This letter was shared with Kenneth Blanco, Director, FinCEN on Dec. 21st, 2020
Kenneth A. Blanco
Director, Financial Crimes Enforcement Network
United States Department of the Treasury
P.O. Box 39
Vienna, VA 22183
Via email to firstname.lastname@example.org
Re: Docket No. FINCEN-2020–0020; RIN №1506-AB47
Dear Director Blanco:
Late Friday afternoon, the Financial Crimes Enforcement Network released a 72-page notice of proposed rulemaking, “Requirements for Certain Transactions Involving Convertible Virtual Currency or Digital Assets,” that would impose new and onerous reporting and recordkeeping requirements for cryptocurrency transactions. FinCEN asked the public to provide comments in just 15 days, spanning Christmas Eve, Christmas Day, New Year’s Eve, and New Year’s Day, in the middle of a global pandemic — leaving just a handful of actual working days for comments. Because we have historically enjoyed and valued a productive working relationship with FinCEN, this recent development is an unfortunate and disappointing departure. Put another way, this latest NPRM is not how effective regulation is made. We therefore ask that FinCEN reconsider its haste and provide the typical 60-day period for such significant proposed rulemaking.
As a leader in the cryptocurrency industry, Coinbase routinely provides input and formal comments as agencies consider and develop new regulations. We are proud of our record in working with governments around the world to develop productive regulation, and we take seriously our obligation to do so on behalf of our industry and all users of cryptocurrency. But we have never seen such a rushed effort for such a significant proposed change in our industry.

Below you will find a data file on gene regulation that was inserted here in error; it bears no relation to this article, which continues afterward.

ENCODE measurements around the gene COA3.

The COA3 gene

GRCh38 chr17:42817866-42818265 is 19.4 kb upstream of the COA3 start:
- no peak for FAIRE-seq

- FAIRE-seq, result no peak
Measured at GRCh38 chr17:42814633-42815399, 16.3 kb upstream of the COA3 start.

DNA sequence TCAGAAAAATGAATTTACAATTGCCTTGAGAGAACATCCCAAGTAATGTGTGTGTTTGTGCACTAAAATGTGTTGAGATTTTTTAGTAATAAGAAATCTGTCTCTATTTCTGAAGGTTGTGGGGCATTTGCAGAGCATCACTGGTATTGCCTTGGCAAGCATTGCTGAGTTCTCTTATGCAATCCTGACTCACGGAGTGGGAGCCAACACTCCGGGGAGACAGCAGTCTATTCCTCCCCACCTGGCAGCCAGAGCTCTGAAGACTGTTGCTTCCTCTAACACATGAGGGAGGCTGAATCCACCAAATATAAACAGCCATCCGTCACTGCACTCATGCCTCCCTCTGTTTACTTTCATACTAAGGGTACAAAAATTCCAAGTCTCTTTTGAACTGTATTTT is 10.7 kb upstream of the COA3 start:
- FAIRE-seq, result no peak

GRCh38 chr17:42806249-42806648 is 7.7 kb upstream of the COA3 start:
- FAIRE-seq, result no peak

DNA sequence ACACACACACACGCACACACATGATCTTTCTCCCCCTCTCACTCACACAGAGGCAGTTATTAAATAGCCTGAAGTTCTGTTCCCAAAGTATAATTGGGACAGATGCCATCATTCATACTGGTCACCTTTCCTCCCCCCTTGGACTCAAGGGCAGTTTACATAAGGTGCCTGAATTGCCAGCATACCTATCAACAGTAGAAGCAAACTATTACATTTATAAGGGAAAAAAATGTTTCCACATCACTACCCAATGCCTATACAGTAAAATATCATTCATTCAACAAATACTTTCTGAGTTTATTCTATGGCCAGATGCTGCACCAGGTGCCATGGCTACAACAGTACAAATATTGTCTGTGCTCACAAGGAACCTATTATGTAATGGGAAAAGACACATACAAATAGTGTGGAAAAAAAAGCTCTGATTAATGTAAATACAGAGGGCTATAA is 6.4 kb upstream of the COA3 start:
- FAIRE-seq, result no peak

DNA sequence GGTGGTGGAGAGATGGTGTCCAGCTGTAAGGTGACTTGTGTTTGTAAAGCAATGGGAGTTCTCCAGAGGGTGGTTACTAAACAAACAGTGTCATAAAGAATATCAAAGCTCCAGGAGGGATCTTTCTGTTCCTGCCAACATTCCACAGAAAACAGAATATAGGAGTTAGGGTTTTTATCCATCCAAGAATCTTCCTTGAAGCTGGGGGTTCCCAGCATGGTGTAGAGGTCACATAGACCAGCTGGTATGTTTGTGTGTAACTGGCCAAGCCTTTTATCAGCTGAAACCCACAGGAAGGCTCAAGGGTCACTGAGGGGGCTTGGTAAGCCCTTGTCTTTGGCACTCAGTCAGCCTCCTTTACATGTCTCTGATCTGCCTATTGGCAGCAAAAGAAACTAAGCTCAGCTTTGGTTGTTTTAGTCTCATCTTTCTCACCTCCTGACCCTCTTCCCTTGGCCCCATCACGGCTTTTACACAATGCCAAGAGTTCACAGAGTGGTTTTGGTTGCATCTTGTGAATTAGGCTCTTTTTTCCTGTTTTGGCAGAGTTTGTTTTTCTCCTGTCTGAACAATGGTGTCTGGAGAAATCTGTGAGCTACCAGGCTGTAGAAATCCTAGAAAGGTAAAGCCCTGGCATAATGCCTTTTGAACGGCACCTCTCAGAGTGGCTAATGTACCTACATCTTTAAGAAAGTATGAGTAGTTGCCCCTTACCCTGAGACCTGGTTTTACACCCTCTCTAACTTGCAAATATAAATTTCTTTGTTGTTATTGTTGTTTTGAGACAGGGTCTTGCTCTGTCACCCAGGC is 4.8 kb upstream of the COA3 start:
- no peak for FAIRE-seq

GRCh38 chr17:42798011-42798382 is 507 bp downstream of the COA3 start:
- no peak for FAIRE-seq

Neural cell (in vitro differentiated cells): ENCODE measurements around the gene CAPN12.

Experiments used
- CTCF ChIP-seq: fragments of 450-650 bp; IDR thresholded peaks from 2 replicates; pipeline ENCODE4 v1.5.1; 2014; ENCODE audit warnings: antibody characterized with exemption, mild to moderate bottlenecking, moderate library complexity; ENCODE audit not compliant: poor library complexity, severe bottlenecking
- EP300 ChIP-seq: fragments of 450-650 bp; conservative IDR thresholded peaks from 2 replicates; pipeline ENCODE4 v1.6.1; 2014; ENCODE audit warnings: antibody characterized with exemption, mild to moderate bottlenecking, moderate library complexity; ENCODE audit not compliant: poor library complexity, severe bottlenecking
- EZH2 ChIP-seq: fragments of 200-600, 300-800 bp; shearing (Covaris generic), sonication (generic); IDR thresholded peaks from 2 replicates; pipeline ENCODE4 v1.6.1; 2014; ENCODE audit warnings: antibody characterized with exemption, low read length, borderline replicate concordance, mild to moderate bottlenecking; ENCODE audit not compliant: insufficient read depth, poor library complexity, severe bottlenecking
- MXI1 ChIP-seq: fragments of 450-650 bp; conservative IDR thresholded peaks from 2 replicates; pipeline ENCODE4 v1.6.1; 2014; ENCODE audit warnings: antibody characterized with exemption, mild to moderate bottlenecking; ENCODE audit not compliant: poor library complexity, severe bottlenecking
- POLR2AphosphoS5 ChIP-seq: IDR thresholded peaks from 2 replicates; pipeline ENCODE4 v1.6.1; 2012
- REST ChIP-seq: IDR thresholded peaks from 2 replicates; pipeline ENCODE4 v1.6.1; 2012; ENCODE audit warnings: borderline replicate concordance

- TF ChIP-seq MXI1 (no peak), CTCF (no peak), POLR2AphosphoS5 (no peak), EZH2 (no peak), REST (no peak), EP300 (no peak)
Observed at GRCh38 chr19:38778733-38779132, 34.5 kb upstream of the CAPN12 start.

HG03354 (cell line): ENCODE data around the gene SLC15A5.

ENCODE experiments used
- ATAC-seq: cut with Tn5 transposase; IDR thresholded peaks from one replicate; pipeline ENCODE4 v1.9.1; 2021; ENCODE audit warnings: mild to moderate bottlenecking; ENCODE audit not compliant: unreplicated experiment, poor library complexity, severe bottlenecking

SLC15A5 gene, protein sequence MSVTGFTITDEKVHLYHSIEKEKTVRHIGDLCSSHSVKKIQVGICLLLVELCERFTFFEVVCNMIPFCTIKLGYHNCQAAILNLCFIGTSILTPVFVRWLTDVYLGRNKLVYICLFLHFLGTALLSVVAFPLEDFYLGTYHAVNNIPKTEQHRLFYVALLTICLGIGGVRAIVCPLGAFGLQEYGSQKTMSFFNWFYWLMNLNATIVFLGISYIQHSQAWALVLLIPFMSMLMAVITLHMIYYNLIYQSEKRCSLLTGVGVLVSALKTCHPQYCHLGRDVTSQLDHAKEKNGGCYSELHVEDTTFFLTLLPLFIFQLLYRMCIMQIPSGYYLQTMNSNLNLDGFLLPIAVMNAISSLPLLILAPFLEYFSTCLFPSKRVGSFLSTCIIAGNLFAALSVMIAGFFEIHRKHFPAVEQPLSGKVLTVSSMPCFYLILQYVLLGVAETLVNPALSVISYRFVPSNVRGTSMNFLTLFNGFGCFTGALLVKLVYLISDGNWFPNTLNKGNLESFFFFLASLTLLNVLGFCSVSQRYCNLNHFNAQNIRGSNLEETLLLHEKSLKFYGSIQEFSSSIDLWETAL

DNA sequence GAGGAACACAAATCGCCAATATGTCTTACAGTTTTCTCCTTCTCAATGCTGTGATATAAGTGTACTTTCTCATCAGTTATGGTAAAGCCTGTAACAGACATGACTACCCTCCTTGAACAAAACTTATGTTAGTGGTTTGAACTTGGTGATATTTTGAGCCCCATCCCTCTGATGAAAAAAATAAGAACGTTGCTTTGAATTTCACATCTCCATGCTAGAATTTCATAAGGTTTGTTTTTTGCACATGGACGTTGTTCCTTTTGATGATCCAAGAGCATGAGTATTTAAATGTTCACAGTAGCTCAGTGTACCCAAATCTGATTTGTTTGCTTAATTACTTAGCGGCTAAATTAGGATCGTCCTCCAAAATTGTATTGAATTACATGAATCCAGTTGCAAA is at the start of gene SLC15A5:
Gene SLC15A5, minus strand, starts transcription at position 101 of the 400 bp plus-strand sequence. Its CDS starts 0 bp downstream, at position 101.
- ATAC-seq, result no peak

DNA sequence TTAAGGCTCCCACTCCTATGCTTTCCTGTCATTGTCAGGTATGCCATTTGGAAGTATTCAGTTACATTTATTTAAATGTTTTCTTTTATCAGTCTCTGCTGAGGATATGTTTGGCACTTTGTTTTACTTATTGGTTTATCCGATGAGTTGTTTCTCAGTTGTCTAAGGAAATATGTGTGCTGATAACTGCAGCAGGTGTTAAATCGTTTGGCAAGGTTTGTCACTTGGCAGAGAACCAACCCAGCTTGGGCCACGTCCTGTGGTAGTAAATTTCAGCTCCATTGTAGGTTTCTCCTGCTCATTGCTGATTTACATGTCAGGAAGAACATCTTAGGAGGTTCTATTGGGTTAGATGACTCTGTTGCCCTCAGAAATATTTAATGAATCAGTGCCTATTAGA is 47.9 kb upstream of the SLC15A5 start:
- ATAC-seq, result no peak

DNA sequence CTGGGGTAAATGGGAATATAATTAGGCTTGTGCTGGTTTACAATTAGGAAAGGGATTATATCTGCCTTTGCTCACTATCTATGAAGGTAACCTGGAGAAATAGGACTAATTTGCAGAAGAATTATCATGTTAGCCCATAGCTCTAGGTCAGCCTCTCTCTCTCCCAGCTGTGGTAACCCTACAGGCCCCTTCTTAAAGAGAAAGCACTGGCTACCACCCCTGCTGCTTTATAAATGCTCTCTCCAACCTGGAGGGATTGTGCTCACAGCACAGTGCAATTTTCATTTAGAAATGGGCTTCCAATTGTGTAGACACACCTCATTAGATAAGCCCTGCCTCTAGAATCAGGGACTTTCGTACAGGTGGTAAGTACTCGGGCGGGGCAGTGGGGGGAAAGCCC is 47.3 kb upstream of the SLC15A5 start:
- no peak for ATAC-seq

In the notice, FinCEN asks for comments on 24 separate questions (more than three pages of the notice alone). Based on our initial review over the weekend, responding to those issues will require Coinbase and many other companies to undertake detailed technical analyses, extensive costs assessments, and complex balancing of privacy interests for the customers whose personal information would now be required to be turned over automatically to a government agency. As just one example, FinCEN asks for estimates of not just the costs of complying with the proposed record keeping and reporting requirements, but also estimates if reporting thresholds changed, coverage expanded to include all crypto transactions, and additional identity verification was mandated. FinCEN makes no attempt of its own to estimate the cost of the proposed rules, leaving that work entirely to the industry in this abbreviated comment period. Coinbase is equally concerned about the issues not included in the three pages of questions. For example, the cryptocurrency industry is built on technology with critical and meaningful distinctions from traditional finance, but the notice does not adequately account for those relevant differences when proposing these new requirements. Addressing all of the questions FinCEN has posed and the additional issues FinCEN has not yet considered would take much longer than 15 days in the best of times. To do so in a handful of working days across the national holidays and during the latest surge in COVID is quite obviously impossible. And that impossibility will materially hinder FinCEN’s ability to craft regulation that considers and addresses the concerns of the community it is regulating, as it is required to do.